Foreign brokerages dominate institutional space, locals retail

Foreign brokerages dominate institutional space, locals retail
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First Published: Fri, Feb 23 2007. 12 20 AM IST
Updated: Fri, Feb 23 2007. 12 20 AM IST
Nimesh Kampani’s decision to sell JM Financial’s 49% holding in JM Morgan Stanley Securities Pvt Ltd on Thursday did not surprise the market as foreign brokerages have been increasingly strengthening their hold over the institutional broking space, driven by their existing relationship overseas with foreign funds.
The trend will intensify with foreign institutional investors (FIIs) playing a larger role in Indian equity markets. FIIs made a net investment of $10 billion (Rs44,000 crore then) in 2005 and $8.3 billion in 2006 in Indian stocks. Till 22 February, net FII investment this year stood at $960 million.
“As the capital flow increases, it is only natuaral that foreign brokerages will play a larger role in Indian market,” said a senior executive of a foreign brokerage which has recently set shop in India.
An executive at another foreign brokerage said the trend would be replicated in the fixed income securities segment, too, over the next few years as India progresses towards full capital account convertibility. “We expect this to happen in 2009. Once that happens, the fixed income market would become more complex with introdution of derivative products. Foreign brokerages are bound to play a larger role (in it),” he said.
The head of a domestic brokerage admits that a single-country broker would find it increasingly difficult to compete with global players. “Investors are not looking at India alone. India is only one leg of investment. They are simultaneously investing in other markets and arbitraging continuously. Here, global houses have advantage over us,” he points out.
No independent data is available on the ranking of various players. However, many brokers say in private the institutional broking space is led by foreign brokerages such as CLSA, Merrill Lynch, HSBC, JP Morgan, Citi Group and Maquire, with domestic firms such as Enam, Kotak, SSKI, ICICI Securities and Edelweiss also playing a key role.
Leading Indian players, meanwhile, are expanding their retail presence across the country. The move is driven by the huge growth in business over the past few years.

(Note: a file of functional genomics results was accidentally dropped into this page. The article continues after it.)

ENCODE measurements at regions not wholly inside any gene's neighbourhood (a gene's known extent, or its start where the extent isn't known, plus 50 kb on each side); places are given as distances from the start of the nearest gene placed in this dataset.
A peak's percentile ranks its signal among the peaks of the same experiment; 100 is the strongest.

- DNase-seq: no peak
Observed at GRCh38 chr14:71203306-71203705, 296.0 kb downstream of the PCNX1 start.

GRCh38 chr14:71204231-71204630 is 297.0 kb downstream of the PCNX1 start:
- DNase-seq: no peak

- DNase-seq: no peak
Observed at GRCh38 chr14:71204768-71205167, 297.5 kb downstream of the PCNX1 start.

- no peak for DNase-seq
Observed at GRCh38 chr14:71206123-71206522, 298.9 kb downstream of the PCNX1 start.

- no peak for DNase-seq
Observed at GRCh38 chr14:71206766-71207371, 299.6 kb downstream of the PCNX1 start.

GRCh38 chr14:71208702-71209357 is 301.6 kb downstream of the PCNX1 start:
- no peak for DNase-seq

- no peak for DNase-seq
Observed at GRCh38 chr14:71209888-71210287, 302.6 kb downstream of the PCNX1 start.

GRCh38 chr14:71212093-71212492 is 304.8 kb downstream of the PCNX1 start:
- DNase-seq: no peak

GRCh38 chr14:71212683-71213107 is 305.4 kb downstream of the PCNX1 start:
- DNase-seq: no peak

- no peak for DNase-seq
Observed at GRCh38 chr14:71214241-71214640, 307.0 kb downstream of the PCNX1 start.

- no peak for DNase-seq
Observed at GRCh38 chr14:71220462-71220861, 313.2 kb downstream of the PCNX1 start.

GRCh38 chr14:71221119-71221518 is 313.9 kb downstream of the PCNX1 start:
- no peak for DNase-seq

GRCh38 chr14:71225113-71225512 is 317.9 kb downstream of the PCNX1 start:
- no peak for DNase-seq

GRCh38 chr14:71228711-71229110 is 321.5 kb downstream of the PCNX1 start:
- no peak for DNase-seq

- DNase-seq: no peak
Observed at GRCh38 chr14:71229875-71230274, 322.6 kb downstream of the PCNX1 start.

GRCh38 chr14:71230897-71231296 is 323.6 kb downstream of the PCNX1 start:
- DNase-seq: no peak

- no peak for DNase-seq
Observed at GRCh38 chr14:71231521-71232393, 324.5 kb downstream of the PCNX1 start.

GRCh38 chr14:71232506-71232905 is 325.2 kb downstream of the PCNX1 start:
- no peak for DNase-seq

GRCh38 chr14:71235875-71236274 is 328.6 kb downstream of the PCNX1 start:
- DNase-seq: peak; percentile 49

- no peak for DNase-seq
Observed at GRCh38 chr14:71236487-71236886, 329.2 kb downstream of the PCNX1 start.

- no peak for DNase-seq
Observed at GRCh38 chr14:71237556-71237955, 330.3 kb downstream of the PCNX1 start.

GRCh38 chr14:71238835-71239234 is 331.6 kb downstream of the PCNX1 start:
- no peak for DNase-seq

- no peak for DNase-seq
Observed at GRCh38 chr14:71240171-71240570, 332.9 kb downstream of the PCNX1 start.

The growing importance of India and its growing retail market are the factors behind the series of split-ups between foreign brokerages and their high-profile domestic partners. With business volume from India increasing, the foreign partners want to own all the growth, rather than part of it. Commenting on Morgan Stanley’s decision to go its own way, JM Financial chairman Kampani on Thursday said: “If we were in their place, we too would have taken the same decision.”
The share of top brokers in the total turnover in the National Stock Exchange is growing over the last few years. The top five brokers now handle nearly 16% of the total business on NSE compared with 7% in 2001-02. In fact, the top 25 brokerages handle nearly half (43.4%) the total business now, almost double of what they handled in 2001-02.
The leading brokerages in the retail space include ICICI Direct, India Infoline, Sharekhan, Kotak, Geojit Securities, Religare and Motilal Oswal, with players like Emkay Shares and Angel Broking also growing fast.
“We grew from 170 branches last year to 560 branches this year,” says R. Venkataraman, director, India Infoline. Talk of doubling and trebling business has become common among retail brokerages.
“We had 45 branches last year, which have grown to 180 today and will grow to 250 branches next year,” says Krishna Kumar Karva, managing director, Emkay Securities, a Mumbai-based brokerage. “We are expecting a CAGR of 70% for the next three years,” adds Dinesh Thakkar, chairman and managing director of Angel Broking, which is planning to add 250 branches to its existing 73 branches.
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First Published: Fri, Feb 23 2007. 12 20 AM IST
More Topics: Money Matters | Equities |